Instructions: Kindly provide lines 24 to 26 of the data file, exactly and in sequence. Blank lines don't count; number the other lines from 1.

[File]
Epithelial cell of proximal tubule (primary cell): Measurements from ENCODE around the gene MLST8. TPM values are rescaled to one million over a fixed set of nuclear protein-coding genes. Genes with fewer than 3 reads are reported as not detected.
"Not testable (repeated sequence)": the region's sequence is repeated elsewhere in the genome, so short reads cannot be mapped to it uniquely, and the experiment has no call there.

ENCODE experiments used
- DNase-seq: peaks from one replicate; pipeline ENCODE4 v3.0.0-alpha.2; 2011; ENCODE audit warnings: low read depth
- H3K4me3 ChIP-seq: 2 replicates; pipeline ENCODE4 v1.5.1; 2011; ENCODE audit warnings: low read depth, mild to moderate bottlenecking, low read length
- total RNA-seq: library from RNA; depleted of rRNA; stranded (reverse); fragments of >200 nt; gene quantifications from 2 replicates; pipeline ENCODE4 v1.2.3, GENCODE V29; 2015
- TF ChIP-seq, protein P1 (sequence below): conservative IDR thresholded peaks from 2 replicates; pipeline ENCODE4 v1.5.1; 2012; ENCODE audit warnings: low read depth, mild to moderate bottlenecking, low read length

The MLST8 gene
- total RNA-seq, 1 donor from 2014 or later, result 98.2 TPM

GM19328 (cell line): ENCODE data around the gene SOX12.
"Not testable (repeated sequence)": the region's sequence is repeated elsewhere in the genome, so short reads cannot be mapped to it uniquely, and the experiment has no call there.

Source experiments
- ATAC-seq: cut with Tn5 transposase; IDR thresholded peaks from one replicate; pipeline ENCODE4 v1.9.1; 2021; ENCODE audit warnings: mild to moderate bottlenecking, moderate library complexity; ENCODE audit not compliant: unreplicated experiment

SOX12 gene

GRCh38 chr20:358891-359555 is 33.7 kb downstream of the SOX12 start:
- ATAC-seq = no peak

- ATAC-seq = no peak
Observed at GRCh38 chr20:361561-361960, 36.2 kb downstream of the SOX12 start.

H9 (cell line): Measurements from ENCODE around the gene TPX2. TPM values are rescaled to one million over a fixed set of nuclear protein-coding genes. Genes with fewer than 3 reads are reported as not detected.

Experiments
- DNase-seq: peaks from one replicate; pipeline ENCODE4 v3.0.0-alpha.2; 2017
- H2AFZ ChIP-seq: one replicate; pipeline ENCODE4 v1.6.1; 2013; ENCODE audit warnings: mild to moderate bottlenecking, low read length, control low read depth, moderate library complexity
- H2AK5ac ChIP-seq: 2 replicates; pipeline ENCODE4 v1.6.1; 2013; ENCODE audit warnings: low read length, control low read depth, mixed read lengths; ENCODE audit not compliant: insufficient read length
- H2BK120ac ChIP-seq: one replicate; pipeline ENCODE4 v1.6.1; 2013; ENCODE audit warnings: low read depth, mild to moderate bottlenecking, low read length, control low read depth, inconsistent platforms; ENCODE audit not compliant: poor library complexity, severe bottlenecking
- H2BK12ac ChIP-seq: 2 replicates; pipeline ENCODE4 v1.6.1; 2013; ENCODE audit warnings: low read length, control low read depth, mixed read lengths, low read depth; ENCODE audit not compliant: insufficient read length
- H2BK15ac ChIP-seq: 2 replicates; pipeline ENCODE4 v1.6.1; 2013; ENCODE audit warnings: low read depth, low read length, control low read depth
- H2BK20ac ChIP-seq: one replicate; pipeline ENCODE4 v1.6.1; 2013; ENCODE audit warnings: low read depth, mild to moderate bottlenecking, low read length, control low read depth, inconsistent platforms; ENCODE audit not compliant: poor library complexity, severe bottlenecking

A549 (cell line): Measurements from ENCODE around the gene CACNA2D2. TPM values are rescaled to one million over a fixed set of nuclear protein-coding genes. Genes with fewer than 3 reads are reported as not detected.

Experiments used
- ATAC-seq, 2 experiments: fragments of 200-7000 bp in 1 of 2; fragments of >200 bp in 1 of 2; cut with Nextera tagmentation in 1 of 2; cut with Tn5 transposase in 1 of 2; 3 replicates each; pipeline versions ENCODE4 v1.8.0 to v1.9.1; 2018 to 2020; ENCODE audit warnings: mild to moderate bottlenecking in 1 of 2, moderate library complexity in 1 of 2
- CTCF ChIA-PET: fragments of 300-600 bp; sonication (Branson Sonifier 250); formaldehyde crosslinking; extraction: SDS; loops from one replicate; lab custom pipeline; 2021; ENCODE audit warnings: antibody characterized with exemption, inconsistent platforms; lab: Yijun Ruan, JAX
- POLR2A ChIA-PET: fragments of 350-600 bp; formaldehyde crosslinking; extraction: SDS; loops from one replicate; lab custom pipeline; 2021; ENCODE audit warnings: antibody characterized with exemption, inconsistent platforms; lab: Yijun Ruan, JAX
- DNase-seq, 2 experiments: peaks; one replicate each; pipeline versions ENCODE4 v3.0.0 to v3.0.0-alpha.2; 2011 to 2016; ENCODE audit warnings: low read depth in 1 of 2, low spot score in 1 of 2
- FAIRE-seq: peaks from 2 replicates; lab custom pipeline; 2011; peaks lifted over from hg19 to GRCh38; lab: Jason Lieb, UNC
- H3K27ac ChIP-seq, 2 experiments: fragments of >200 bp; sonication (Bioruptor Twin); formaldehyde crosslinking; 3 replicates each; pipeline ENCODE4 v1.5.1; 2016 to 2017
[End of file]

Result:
- H2BK120ac ChIP-seq: one replicate; pipeline ENCODE4 v1.6.1; 2013; ENCODE audit warnings: low read depth, mild to moderate bottlenecking, low read length, control low read depth, inconsistent platforms; ENCODE audit not compliant: poor library complexity, severe bottlenecking
- H2BK12ac ChIP-seq: 2 replicates; pipeline ENCODE4 v1.6.1; 2013; ENCODE audit warnings: low read length, control low read depth, mixed read lengths, low read depth; ENCODE audit not compliant: insufficient read length
- H2BK15ac ChIP-seq: 2 replicates; pipeline ENCODE4 v1.6.1; 2013; ENCODE audit warnings: low read depth, low read length, control low read depth